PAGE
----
ER platforms like Google Expeditions not only allow learners to visit places on the other side of the world like the Louvre, but also places that are prohibitively difficult to access for basically anyone, like the Arctic Tundra. 

Our own Digital Creative Learning program gives students the chance to do a behind-the-scenes tour of the Sydney Opera House from the comfort of their home or classroom, join a live improv workshop with professional artists from our stages, or livestream talks with incredible authors, performers and experts.


Sydney Opera House's Digital Creative Learning program in action. Image: Cassandra Hannagan

There is much to gain at the educator level too. Digital resources have expanded the scope of teacher development and mentoring possibilities; resource sharing platforms like Lumio and Teacher Starter free up precious time in a teacher’s daily diary; and online teacher’s spaces like On Butterfly Wings allow teachers to support each other at no cost (not to mention the fascinating world of Principal and teacher influencers of TikTok).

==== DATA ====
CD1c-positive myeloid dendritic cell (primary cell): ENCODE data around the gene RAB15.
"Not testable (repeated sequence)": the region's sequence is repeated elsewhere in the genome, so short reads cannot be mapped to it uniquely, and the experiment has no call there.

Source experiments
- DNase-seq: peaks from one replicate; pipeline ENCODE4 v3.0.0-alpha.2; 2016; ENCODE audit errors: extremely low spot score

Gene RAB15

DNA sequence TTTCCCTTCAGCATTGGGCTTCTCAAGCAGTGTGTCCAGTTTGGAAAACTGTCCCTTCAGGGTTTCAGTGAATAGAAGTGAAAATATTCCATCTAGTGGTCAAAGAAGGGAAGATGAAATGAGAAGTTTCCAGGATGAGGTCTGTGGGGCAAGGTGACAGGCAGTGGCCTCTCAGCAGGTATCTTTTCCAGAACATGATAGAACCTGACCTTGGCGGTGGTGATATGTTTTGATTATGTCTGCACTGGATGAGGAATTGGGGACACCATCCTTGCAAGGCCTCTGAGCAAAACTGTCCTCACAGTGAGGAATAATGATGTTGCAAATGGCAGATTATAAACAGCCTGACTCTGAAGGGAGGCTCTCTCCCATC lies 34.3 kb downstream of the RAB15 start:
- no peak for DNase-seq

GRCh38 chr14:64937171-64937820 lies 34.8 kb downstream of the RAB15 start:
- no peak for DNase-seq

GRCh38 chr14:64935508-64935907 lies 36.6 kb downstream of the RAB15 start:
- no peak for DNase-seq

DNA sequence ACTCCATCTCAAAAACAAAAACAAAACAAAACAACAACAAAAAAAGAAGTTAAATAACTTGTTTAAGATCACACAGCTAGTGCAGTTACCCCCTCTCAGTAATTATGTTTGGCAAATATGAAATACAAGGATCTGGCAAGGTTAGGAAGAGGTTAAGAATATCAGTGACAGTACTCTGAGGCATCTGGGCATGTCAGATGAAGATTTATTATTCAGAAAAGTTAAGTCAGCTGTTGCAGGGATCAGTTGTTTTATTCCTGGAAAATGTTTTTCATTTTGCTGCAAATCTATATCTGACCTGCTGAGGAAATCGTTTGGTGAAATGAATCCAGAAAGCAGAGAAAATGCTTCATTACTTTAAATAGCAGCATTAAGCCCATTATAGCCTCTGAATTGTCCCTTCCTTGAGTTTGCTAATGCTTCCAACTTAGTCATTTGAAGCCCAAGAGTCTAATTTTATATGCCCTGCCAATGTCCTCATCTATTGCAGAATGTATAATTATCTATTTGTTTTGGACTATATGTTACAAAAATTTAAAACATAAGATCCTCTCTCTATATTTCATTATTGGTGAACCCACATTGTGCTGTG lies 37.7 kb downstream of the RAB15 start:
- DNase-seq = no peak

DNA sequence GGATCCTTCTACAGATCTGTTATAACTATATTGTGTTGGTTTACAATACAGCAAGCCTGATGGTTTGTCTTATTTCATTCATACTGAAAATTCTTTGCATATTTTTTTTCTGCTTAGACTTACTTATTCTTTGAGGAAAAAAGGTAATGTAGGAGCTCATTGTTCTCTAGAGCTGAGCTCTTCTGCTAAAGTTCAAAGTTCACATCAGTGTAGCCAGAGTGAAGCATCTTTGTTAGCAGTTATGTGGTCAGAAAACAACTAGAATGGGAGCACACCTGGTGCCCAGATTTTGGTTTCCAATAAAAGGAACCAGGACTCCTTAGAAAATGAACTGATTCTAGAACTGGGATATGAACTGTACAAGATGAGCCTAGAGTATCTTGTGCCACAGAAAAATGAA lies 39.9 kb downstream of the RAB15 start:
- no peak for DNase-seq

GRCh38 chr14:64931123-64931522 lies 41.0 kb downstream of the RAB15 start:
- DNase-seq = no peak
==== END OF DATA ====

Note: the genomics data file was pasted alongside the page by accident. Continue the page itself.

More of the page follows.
While we should be conscious of digital innovations actually adding to the student experience rather than technology for the sake of technology, the past two years have let us dip our toes into the realm of possibilities in this space, and the potential is so much bigger.

For example, why not embrace digital innovation to individualise lesson plans based on student's individual passions, as suggested by Lauren Sayer, Executive Director of Research and Innovation at Melbourne Girls Grammar?